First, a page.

Social Media Outlets Offer Growers Link To Public, Profit

While there is plenty to learn about dealing with today’s crop protection, production, and farm management challenges, there are some often-missed opportunities ripe for the picking, too. Among those is the potential social media has to tell a producer’s story thereby boosting business and contributing to the industry’s overall success. This was one topic that kept bubbling up during the 2013 Florida Ag Expo’s opening session grower panel.

The Grower Panel at the 2013 Florida Ag Expo played to a packed session room. [From left] Michael Hill, Lakeshore Growers; Paul Orsenigo, Grower's Management Inc.; Tom O'Brien, C&D Fruit and Vegetable Co.; and Jamie Williams of Lipman participated in a lively discussion covering multiple topics including social media marketing, mentoring the next generation of farmers, adapting to challenges, and more. Photo by Paul Rusnak

The Grower Panel at the 2013 Florida Ag Expo played to a packed session room. 
Photo by Paul Rusnak

The panel, moderated by Mike Aerts of the Florida Fruit & Vegetable Association, included Michael Hill of Lakeshore Growers, Paul Orsenigo of Grower’s Management Inc., Tom O’Brien of C & D Fruit and Vegetable Co., and Jamie Williams of Lipman. Each provided a unique perspective on addressing key market challenges and opportunities for today’s growers.
One of the questions revolved around how to attract future farming professionals to the fray. Modern technology, including farm-related apps and precision ag equipment, is an aspect that Orsenigo thinks will draw GenNext growers to the industry. “Today’s generation has grown up with technology,” he said. “That is one of the most attractive things about agriculture.”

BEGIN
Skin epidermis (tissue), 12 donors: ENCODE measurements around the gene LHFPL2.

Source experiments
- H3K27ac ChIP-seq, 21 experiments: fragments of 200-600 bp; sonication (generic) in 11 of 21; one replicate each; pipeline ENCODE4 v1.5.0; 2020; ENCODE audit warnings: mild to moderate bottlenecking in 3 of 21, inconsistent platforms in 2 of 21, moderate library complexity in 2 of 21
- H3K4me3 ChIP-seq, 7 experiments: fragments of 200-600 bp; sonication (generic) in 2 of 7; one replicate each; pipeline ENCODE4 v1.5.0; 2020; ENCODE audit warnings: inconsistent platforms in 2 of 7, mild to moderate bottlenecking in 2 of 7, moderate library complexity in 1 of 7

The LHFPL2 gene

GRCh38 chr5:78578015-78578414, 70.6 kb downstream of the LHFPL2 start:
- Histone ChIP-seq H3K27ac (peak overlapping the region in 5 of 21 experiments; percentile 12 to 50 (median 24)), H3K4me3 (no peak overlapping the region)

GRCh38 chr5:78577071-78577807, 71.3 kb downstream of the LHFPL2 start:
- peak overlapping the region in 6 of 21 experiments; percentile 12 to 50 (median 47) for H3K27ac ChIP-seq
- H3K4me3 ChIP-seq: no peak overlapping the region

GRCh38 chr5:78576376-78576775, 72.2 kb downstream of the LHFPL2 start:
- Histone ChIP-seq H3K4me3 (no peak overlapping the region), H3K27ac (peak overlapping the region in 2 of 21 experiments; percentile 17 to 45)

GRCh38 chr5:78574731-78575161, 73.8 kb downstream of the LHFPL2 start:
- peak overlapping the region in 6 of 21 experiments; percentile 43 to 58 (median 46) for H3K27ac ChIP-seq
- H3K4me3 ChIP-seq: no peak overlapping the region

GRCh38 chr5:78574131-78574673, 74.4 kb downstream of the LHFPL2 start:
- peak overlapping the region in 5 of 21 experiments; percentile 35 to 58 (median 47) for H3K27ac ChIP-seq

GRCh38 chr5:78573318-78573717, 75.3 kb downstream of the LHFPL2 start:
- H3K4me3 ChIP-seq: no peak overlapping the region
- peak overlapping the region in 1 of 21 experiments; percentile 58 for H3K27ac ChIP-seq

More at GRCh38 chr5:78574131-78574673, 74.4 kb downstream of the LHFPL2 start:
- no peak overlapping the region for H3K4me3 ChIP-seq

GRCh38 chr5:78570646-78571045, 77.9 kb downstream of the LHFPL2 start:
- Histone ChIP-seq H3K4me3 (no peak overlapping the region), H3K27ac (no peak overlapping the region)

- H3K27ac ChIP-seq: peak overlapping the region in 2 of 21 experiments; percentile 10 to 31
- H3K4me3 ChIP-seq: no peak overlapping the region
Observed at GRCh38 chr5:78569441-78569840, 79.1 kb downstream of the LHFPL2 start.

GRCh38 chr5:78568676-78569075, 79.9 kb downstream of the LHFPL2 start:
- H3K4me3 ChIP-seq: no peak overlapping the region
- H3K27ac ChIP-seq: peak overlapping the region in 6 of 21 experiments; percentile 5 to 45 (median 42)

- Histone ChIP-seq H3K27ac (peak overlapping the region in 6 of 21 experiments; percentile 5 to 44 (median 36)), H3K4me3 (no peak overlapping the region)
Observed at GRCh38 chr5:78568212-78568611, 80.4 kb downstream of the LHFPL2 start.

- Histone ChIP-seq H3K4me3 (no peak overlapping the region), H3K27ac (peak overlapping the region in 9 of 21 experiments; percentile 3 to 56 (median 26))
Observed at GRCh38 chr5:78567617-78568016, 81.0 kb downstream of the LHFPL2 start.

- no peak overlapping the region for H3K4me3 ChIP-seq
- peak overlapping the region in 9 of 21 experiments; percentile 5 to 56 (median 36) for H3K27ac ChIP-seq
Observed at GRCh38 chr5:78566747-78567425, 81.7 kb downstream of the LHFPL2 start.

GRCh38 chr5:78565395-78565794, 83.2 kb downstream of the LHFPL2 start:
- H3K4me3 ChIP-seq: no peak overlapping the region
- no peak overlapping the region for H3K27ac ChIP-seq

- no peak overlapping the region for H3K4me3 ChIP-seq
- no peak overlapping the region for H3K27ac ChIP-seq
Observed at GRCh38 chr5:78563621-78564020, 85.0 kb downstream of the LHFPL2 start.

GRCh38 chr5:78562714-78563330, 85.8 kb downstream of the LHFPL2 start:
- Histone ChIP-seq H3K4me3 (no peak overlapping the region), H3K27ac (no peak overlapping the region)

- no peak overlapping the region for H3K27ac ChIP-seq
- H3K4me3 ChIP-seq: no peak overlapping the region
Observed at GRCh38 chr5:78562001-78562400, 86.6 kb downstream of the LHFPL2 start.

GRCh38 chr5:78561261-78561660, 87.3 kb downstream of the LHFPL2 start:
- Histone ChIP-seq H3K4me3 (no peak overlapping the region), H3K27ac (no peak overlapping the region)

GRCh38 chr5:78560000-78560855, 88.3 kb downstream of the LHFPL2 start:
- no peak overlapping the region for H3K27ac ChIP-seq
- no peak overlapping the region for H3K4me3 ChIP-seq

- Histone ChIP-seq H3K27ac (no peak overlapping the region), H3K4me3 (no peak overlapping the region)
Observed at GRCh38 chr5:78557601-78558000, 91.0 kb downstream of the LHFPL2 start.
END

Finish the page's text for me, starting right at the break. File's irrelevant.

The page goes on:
Social media connections like Facebook and Twitter are part of that digital lineup. While those online networking outlets are in wide use among the general public, they — by and large — are underutilized by most of today’s farmers. “We have to do a better job of educating consumers,” said Hill. “Social media is free marketing. We can get what we want to say out there.”
While providing a level of transparency and a direct connection to the consumer, Facebook postings, tweets, blog entries, and Instagram galleries all can help drive demand for local product. Williams said consumers knowing what’s in season and fresh at their neighborhood market can only help. “It’s amazing how much information [people] get from social media,” he said. “We haven’t tapped into that potential to influence marketers.”


All agreed on how important it is to spread the word about the benefits of consuming fruits and vegetables and the role social media plays in delivering that message. “As producers of food, we have a good story to tell,” Williams said. “Having consumers inquire about the product is what’s going to keep us sustainable.”

Thanks to DuPont Crop Protection for sponsoring Florida Ag Expo Extended Coverage.